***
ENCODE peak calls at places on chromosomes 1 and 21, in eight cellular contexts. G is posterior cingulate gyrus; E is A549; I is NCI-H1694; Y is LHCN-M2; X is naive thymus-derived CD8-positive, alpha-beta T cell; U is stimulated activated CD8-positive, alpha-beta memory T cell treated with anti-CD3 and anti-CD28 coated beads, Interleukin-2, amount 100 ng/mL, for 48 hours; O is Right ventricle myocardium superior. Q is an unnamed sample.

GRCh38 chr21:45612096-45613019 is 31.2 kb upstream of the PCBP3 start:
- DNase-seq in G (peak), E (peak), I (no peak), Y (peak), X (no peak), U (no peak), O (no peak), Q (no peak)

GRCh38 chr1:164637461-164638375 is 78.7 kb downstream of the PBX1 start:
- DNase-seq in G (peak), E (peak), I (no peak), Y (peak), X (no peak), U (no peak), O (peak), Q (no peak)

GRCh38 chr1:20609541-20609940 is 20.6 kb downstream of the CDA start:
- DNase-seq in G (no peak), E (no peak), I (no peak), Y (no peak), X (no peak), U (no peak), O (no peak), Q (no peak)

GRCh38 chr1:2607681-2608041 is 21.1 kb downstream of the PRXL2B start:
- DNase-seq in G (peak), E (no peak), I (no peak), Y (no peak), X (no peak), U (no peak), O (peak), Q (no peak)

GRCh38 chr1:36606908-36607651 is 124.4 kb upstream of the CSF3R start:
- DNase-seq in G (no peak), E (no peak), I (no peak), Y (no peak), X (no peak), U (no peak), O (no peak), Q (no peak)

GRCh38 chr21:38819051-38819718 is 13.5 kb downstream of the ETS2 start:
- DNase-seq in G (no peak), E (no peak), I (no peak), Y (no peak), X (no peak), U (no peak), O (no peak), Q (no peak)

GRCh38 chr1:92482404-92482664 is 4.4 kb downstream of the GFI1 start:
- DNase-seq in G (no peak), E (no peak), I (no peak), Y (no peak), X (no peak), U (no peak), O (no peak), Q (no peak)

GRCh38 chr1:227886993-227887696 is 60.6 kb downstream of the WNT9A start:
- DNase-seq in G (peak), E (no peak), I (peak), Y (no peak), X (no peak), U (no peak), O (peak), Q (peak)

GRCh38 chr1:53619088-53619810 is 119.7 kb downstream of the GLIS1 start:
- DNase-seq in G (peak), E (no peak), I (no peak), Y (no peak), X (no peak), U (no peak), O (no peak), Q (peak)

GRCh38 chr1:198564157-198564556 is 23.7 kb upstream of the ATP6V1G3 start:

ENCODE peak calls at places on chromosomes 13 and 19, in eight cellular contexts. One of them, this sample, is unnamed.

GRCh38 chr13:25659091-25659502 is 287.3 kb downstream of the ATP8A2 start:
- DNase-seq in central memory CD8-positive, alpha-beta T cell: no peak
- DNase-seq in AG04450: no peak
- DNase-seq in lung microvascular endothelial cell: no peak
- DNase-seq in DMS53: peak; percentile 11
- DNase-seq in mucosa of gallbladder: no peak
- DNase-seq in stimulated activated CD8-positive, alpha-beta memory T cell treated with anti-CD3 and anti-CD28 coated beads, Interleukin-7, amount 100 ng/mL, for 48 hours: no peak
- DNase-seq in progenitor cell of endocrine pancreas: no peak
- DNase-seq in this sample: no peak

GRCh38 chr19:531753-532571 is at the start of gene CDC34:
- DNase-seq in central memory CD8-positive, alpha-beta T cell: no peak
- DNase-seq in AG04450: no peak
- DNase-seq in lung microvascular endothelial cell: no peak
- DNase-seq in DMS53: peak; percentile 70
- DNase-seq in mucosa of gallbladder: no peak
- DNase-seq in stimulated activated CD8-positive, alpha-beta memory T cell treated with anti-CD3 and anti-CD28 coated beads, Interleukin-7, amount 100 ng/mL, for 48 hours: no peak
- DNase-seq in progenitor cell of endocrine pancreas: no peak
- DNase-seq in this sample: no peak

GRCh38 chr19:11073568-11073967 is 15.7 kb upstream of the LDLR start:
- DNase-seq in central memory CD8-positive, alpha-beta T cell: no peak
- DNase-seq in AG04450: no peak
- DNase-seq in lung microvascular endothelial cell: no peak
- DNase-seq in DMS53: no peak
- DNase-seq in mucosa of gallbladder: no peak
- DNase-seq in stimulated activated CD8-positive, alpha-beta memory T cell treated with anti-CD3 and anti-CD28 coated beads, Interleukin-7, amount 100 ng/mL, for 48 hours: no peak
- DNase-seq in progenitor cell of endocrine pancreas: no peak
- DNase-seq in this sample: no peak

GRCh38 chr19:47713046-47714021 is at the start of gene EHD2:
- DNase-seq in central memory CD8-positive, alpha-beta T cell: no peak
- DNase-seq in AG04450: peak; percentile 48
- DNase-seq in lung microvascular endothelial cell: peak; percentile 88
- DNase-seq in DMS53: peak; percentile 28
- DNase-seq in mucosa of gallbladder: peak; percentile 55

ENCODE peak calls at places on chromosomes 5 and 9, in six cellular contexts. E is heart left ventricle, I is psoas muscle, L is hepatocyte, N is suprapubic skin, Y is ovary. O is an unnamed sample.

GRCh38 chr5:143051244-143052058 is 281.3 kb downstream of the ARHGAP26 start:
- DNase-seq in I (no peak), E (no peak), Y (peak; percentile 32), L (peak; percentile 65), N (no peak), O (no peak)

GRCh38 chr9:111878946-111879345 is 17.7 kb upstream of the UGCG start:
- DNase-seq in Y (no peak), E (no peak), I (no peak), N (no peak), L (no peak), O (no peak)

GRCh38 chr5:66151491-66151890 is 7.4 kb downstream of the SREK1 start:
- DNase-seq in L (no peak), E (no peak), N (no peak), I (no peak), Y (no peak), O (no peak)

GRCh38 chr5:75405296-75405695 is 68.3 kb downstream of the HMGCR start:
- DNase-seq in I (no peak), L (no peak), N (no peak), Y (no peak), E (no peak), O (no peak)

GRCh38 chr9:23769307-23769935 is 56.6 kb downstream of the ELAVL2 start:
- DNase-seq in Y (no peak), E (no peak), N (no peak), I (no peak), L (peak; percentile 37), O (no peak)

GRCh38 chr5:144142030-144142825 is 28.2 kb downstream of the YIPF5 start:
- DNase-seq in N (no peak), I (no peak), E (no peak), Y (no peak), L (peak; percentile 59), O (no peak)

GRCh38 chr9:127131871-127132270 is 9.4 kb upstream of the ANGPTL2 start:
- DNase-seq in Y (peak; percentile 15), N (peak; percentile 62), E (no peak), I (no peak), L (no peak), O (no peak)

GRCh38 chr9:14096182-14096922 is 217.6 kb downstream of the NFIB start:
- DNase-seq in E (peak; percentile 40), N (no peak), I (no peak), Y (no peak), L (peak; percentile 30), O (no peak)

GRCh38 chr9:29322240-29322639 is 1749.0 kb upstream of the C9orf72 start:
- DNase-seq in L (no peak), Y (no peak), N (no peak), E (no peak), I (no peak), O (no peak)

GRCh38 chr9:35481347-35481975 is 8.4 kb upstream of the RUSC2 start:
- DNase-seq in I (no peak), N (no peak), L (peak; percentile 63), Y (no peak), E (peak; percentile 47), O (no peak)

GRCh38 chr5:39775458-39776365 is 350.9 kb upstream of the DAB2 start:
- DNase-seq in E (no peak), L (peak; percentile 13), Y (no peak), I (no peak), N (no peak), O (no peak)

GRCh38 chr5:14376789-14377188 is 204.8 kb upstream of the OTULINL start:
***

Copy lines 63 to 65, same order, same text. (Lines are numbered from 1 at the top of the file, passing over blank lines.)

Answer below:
- DNase-seq in I (no peak), L (no peak), N (no peak), Y (no peak), E (no peak), O (no peak)

GRCh38 chr9:23769307-23769935 is 56.6 kb downstream of the ELAVL2 start:
- DNase-seq in Y (no peak), E (no peak), N (no peak), I (no peak), L (peak; percentile 37), O (no peak)